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J Infect Dis. 1996 Oct;174(4):821-7.

Detection and significance of fluconazole resistance in oropharyngeal candidiasis in human immunodeficiency virus-infected patients.

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Department of Medicine, University of Texas Health Science Center at San Antonio 78284-7881, USA.


The epidemiology and clinical significance of fluconazole resistance were assessed in a cohort of advanced human immunodeficiency virus (HIV)-infected patients with recurrent oropharyngeal candidiasis. Fifty patients were prospectively evaluated using a novel method of detecting fluconazole resistance with chromogenic media containing fluconazole; results were confirmed with macrobroth testing. Resistant yeasts, defined as MICs > or = 8 micrograms/mL, were detected in 16 (32%) of 50 patients: 7 (14%) had resistant Candida albicans, 7 (14%) had resistant non-C. albicans yeast, and 2 (4%) had mixed resistant yeasts. MICs were > or = 32 in 11 of 16 isolates. Previous fluconazole use and severe immunosuppression were risk factors for resistance. However, 5 of 26 patients had resistant isolates with no prior fluconazole use, and all were severely immunosuppressed. Despite the high prevalence of resistance, 48 patients clinically responded to fluconazole. Fluconazole-resistant C. albicans and non-C. albicans yeast infections are common in patients with advanced immunodeficiency, but clinical efficacy of fluconazole remains high.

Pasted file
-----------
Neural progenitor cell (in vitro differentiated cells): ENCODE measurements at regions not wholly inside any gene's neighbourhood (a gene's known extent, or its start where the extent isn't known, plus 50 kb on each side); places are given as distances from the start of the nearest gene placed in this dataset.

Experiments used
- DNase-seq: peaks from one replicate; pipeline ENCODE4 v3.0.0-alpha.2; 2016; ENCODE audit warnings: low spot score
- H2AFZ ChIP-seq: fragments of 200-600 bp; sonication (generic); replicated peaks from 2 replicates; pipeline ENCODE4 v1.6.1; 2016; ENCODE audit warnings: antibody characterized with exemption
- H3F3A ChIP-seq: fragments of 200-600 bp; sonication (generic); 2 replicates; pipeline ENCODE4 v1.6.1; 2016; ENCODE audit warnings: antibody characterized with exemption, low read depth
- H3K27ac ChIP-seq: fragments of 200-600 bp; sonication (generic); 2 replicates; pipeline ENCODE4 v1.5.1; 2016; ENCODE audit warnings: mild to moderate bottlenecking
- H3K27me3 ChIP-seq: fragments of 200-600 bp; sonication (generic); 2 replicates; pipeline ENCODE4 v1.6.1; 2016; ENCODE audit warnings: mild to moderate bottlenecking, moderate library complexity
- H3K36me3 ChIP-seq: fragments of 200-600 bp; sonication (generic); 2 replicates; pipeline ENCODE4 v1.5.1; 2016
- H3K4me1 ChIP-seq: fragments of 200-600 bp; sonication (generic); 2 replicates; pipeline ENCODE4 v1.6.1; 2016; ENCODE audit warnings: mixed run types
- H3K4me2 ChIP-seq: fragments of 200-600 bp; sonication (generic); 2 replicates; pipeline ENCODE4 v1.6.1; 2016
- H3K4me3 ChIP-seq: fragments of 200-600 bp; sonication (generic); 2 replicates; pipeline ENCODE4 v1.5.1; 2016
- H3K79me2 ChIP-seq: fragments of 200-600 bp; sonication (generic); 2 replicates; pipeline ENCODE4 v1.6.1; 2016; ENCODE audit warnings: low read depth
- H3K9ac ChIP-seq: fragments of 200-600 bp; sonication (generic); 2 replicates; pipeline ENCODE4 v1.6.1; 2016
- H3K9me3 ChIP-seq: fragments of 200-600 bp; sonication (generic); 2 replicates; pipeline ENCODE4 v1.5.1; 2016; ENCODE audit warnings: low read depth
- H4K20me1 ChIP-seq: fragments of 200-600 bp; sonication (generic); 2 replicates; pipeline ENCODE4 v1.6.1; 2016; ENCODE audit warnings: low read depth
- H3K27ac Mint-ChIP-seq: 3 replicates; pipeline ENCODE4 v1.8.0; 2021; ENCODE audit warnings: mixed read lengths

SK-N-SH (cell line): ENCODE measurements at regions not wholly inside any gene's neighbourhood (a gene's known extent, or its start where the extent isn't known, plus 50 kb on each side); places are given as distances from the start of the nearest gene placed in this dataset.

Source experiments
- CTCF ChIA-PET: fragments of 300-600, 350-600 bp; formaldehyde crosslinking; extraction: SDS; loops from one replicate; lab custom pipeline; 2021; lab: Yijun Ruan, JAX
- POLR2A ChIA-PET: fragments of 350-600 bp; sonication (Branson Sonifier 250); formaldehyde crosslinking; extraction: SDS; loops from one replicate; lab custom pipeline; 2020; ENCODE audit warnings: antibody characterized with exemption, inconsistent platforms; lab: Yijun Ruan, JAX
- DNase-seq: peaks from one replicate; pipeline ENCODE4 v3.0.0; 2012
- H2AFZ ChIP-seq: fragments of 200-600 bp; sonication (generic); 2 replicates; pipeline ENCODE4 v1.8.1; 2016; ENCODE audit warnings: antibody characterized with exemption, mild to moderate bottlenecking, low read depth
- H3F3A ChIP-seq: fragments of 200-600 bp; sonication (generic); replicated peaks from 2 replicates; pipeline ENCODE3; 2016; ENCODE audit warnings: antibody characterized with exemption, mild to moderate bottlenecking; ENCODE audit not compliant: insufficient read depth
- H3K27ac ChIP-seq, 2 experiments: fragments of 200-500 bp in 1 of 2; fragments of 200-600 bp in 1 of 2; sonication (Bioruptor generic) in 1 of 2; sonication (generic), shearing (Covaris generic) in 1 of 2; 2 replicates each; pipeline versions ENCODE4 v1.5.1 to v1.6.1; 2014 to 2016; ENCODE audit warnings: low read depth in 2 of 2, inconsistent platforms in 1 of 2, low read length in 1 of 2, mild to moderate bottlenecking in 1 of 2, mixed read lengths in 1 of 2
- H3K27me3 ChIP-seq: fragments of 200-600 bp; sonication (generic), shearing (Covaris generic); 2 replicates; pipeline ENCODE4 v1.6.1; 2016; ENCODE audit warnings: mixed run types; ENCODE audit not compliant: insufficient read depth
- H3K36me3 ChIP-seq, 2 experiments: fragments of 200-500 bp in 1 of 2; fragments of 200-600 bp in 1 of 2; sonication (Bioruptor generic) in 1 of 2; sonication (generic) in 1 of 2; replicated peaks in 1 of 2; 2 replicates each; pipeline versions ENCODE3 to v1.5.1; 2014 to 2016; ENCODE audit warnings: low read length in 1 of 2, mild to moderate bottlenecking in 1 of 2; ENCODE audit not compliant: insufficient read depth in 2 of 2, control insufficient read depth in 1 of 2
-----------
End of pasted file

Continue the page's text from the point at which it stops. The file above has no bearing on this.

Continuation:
[Indexed for MEDLINE]

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